8.02.2014

WHY HAS EDSEL FORD BEEN IGNORED?

 Edsel Ford

Had a lovely chat this afternoon with Edsel Ford author Henry Dominguez. Henry worked in the auto industry here in Michigan and now resides in Utah! We had a great time swapping our favorite Ford Family stories....We could be on the phone for days! But...I think it is a better idea to get Henry to write down some of his favorite topics to share with my readers!


Here's one of author Henry Dominguez's favorite photos of Edsel Ford. It was taken in 1920 in Virginia. He is with Dodge heir, Isabella Dodge. They're young, beautiful, and rich!

Stay tuned, Henry will be contributing some cool stories soon...In the meantime, I thought I'd share 2 of his books that are for sale in my Amazon Store....


To students of business, the word Edsel conjures up only one thing: disaster. It was the name given to an automobile in the late 1950s that failed miserably in the marketplace and lost Ford Motor Company hundreds of millions of dollars. However in all of the books written about the Ford Motor Company and the Ford family, precious little has been written about the man who gave his name to this car.

Edsel Ford was, after all, the son of Henry Ford and, more importantly, the president of the Ford Motor Company for a quarter of a century. Who was this man? What was he like? And why has he been ignored?


'Edsel Ford has been the only president of an automobile company to take such an in-depth interest in design. Although I did the design work - taking pencil in hand and sketching cars - Edsel Ford's innate design ability steered me towards those wonderful old Ford, Mercury, and Lincoln designs. We made a good team.' E.T. Gregorie.

The relationship that developed between Edsel Ford and E.T. 'Bob' Gregorie (Ford Motor Company's first design chief) was unique in automotive history. It was akin to the relationship between a patron and an artist. Gregorie leaned heavily on Edsel for his support and protection, and Edsel depended on Gregorie for his creative abilities.

Automotive historians have listed the 1936 Zephyr, 1938 Zephyr, and 1939 Continental as Gregorie's greatest achievements. Frank Lloyd Wright called the Continental 'the most beautiful car in the world' while the Museum of Modern Art called the '36 Zephyr 'the most successfully streamlined car in America.' 'Edsel Ford and E.T. Gregorie' is the first book to provide in-depth analysis of how the early Fords, Mercurys and Lincolns were designed. Based on first-hand discussions with Gregorie, author Henry Dominguez covers every major design of Gregorie's career.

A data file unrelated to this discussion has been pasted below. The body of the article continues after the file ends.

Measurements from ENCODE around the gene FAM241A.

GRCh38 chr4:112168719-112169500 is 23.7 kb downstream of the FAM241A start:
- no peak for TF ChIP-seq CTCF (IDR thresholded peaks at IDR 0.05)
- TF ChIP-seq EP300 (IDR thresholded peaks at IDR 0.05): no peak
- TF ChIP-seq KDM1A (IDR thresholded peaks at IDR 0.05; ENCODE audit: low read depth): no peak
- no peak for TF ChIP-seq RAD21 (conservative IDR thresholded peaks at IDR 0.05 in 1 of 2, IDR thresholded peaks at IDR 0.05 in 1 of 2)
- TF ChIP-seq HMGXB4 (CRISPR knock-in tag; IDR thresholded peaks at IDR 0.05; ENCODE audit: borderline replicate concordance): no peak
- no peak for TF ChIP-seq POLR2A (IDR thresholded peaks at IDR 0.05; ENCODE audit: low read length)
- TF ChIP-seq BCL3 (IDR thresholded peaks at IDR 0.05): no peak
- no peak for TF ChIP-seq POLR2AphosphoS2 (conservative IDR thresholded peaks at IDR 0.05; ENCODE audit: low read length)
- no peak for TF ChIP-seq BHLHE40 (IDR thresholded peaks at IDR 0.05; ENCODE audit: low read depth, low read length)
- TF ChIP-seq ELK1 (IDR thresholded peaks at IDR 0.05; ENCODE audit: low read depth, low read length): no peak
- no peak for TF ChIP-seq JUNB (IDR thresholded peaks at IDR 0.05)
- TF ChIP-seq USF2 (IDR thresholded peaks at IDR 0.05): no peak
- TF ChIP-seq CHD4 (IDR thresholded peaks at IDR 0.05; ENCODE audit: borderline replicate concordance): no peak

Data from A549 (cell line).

The book details the how's and why's of every Ford product designed under his tutelage. In addition to conveying Gregorie's design brilliance, the book also provides a revealing account of the personality and abilities of the often-misunderstood Edsel Ford. 'All that I have ever read about Edsel pretty much ignores his contributions,' Gregorie tells Dominguez. 'If it weren't for Edsel Ford, I hate to think what would have happened to the Ford Motor Company.' '

When Edsel Ford made me design chief, he didn't abdicate his interest in design,' Gregorie recalls. 'He merely assumed the added responsibility of design director along with his burdensome responsibility as president.' This book tells the story of the partnership which, in the words of current Ford Chairman William Clay Ford, Jr (Edsel's grandson), 'created some of the most innovative and beautiful designs in automotive history


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